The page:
Lazenby delivered his lines reasonably well, though I did not always enjoy the lines he was given to deliver. An actor can only do so much with a script.
Diana Rigg of The Avengers fame played Tracy when Brigitte Bardot turned it down. While I could never stand to watch more than sixty seconds of The Avengers, Rigg did a great job with the lines she was handed in OHMSS. Her presence certainly improved the film.
Telly Savalas was excellent as the maniacal Ernst Stavro Blofeld. In particular, I noticed he took on a whole new way of moving and posturing than he normally employed in films, and he did it quite naturally.
Also, Ilse Steppat, Blofeld’s disgusting female bad girl assistant Irma Bunt, reeked of evil. You’ll likely want her dead as soon as she enters her first scene.
Most of the location filming was done in the Swiss Alps, and the scenery was refreshing. However, Nature took a vacation for the scheduled shooting, and, due to a lack of adequate snow, the location shots were delayed by seven weeks. Back then, there were no laptops so getting their teenagers to photoshop some ski scenes wasn’t an option.
This film contains one of the all-time worst Bond scenes. One which I am sure British SIS folks will never forgive.
Bond ends up tired and weaponless at a lovely Christmas ski ring celebration, where he sits down and abandons all hope. I suppose grabbing a cab and leaving would be too far beyond the talents of a super spy.
As he sits there, waiting to be found and tortured to death, Tracy skates up and greets him. Apparently, she’s grown tired of waiting for him in Portugal and manages to be at the same skating rink. Switzerland is such a small country, after all.
Bond looks up like a pathetic, wounded poodle and says, “There are men chasing me…” Tracey sits down next to him and offers to save his life, which, for reasons unknown to me, she manages to do.
Try not to throw up when you see James Bond throw himself on the courage of his girlfriend. You have been forewarned about this regrettable scene so hopefully I have prevented any damage to your carpet or furniture that it might have otherwise caused. No need to thank me. It’s all part of the Bayard & Holmes Preferred Gold Star Reader Service.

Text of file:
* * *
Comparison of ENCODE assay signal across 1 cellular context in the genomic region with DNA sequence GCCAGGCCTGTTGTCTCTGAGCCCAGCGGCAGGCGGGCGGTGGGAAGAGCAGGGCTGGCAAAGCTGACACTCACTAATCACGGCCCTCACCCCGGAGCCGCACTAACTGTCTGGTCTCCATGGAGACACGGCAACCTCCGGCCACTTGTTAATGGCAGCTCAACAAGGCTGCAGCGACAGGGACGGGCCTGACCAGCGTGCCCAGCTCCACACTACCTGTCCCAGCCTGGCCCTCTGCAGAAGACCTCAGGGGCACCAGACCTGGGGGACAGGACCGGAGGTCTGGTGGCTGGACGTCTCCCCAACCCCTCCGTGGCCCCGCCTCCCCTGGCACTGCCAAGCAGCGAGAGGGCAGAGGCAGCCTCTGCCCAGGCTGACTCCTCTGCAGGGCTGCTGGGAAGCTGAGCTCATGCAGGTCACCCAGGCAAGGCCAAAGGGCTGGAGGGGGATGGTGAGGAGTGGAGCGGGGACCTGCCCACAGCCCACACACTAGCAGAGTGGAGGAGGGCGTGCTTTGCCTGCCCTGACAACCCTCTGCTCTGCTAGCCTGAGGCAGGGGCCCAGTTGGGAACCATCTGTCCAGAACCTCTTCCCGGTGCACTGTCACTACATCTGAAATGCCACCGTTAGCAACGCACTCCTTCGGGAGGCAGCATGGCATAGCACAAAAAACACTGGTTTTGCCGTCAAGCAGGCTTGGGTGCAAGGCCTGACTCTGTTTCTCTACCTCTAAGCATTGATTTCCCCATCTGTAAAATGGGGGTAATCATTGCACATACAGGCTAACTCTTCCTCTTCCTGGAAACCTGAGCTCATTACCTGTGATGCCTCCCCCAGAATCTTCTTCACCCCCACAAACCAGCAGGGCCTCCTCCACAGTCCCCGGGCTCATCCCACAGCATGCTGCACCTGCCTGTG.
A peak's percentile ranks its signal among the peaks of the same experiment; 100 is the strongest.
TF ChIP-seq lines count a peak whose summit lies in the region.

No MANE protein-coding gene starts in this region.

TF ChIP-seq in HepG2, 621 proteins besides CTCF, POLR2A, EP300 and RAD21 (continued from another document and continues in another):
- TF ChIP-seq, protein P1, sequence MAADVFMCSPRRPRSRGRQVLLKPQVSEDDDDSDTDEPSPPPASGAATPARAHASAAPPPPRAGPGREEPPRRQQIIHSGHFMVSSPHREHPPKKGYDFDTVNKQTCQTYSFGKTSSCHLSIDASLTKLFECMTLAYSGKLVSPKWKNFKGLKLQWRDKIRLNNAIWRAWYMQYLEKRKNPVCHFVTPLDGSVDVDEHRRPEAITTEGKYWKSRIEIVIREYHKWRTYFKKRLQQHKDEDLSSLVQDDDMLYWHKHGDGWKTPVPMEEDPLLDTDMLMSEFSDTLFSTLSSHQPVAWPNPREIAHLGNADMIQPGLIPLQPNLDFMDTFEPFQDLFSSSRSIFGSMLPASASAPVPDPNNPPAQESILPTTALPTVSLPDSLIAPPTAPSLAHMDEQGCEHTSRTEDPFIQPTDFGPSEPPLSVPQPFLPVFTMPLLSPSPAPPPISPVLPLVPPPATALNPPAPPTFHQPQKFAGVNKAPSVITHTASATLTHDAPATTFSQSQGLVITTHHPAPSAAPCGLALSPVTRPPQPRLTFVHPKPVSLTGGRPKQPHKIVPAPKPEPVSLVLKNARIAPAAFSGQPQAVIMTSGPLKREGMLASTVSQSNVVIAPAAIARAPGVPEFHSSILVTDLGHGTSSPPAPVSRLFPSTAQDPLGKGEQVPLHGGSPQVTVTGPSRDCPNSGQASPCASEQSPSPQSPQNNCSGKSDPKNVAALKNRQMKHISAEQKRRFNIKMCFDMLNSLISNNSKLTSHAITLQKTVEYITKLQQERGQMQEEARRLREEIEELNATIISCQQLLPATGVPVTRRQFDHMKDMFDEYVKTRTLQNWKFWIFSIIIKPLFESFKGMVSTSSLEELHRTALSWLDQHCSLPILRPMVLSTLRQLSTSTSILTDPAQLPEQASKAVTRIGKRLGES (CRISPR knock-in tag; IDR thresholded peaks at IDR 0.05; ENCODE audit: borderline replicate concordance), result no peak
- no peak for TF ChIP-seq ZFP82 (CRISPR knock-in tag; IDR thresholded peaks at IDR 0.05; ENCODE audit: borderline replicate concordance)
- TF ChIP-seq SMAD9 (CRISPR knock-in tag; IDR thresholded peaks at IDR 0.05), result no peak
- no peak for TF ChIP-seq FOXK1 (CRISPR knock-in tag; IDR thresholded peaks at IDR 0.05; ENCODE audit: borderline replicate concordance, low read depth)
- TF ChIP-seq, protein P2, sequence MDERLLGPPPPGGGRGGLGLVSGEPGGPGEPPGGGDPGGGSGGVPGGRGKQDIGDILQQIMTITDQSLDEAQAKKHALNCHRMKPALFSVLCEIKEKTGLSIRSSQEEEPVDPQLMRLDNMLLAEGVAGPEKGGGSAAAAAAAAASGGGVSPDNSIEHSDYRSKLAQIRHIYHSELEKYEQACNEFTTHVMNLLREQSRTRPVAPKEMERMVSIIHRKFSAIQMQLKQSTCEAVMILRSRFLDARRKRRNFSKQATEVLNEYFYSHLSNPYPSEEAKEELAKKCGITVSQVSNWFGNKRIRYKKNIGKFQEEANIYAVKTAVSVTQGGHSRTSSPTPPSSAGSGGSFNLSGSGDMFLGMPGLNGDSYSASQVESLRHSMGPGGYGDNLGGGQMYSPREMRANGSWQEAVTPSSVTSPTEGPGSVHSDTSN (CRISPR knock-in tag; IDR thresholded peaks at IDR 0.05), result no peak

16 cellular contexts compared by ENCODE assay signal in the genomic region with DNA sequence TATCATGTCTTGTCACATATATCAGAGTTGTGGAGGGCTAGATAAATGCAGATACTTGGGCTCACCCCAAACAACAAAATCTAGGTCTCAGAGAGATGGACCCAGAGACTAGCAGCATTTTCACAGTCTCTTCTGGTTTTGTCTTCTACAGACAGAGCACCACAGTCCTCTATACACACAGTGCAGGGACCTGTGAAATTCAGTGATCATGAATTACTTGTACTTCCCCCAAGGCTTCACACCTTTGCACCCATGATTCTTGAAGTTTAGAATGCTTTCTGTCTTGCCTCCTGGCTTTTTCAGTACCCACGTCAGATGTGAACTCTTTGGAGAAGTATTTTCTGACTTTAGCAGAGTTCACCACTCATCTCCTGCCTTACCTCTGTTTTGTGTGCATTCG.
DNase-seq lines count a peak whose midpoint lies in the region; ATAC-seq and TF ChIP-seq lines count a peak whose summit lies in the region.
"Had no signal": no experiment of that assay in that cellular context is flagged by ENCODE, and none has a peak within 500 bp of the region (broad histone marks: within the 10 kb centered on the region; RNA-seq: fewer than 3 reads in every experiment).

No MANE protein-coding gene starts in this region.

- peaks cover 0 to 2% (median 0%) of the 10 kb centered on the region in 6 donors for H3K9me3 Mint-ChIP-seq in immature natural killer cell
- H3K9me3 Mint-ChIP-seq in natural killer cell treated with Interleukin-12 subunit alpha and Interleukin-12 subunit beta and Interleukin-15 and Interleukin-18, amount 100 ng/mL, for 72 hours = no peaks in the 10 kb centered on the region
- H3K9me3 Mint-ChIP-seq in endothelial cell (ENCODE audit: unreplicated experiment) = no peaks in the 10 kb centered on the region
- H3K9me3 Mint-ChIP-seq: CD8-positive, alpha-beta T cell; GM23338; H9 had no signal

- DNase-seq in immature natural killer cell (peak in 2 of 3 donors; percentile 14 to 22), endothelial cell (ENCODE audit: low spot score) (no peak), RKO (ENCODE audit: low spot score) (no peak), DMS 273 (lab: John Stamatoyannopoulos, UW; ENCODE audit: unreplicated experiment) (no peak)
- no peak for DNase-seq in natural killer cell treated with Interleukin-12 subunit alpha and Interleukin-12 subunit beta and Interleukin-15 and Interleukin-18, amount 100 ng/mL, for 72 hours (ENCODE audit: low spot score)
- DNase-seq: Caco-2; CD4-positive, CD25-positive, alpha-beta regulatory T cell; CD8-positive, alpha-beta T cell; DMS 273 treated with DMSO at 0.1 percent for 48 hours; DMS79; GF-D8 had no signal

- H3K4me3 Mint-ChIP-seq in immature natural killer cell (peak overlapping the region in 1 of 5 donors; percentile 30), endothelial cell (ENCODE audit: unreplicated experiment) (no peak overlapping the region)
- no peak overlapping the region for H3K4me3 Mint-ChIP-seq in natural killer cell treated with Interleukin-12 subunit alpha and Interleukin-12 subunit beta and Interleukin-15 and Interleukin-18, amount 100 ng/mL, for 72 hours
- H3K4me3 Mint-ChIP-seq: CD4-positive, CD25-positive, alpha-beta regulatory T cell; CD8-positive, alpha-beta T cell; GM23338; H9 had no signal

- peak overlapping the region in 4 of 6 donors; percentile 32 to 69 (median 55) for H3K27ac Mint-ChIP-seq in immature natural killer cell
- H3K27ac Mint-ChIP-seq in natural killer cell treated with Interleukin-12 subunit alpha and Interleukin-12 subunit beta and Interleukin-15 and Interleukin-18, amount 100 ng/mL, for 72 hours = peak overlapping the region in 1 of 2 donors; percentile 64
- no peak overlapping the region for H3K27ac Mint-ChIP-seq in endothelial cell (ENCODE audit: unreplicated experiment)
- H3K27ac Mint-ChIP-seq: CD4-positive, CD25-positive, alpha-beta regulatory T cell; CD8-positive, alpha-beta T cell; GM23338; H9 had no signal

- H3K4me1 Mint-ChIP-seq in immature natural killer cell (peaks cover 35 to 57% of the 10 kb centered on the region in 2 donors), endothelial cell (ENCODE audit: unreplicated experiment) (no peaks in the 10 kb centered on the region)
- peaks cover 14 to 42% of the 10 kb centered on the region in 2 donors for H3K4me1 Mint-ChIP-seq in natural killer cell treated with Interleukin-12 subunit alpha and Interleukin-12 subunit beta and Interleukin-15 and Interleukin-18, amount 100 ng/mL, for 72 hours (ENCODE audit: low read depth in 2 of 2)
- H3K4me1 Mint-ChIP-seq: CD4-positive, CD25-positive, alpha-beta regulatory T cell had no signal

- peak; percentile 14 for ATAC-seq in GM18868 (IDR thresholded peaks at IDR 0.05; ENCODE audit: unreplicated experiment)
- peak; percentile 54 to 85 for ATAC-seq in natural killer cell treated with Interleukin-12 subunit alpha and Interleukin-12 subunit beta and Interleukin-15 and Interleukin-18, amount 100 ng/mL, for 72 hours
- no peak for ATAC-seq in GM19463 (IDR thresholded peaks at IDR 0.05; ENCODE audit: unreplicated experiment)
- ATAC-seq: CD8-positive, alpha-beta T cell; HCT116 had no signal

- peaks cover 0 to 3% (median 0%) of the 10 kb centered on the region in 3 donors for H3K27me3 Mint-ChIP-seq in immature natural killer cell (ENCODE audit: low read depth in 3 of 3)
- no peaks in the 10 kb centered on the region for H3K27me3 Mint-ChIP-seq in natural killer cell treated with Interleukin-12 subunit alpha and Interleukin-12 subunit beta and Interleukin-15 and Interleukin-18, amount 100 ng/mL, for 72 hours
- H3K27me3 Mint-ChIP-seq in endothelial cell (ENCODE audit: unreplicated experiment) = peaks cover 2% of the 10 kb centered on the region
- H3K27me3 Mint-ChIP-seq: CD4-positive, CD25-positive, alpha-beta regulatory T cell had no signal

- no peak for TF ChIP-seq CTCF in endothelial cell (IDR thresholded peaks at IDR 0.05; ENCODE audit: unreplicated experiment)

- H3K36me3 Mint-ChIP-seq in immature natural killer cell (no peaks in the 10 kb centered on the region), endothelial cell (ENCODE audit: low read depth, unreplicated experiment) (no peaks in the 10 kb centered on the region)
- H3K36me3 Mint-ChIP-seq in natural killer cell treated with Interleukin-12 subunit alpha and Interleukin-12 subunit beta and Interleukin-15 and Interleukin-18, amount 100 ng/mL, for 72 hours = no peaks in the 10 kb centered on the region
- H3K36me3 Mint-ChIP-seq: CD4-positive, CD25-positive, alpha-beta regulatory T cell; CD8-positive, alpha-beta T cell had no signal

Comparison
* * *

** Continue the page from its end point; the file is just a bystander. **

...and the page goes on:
Bond and Tracy get married in Portugal, and after the obnoxious skating rink scene, I can’t be sure who does what to who on the honeymoon, and I’m glad we don’t find out.
One charming lapse in logic involves Bond almost getting caught raiding a safe when the office resident is out for lunch. MI-6 is not stupid. It does leave to chance what need not be left to chance. The elevator would have had an intentional malfunction until Bond was safely gone from the target’s office.
While this is not one of my favorite Bond movies, there are enough good performances, fun chase scenes, and gorgeous scenery to make it all worthwhile. I give On Her Majesty’s Secret (nursing) Service a .38 Special rating. Have fun with it.
Have you seen On Her Majesty’s Secret Service? Who is your favorite Bond at this point – Connery or Lazenby?
Piper Bayard—The Pale Writer of the Apocalypse
Holmes—Student of Sex, C4, and Hollow Points
*Our rating system:
- Dud Chinese-manufactured ammo: Stay home and do housework. You’ll have more fun.
- .22 rim fire: Not worth the big screen, but ok to rent.
- .380: Go to the matinée if someone else is paying.
- .38 special: Worth paying for the matinée yourself.
- .357 magnum: Okay to upgrade to prime time if you can stand the crowd.
- .44 magnum: Must see this. Life-altering event.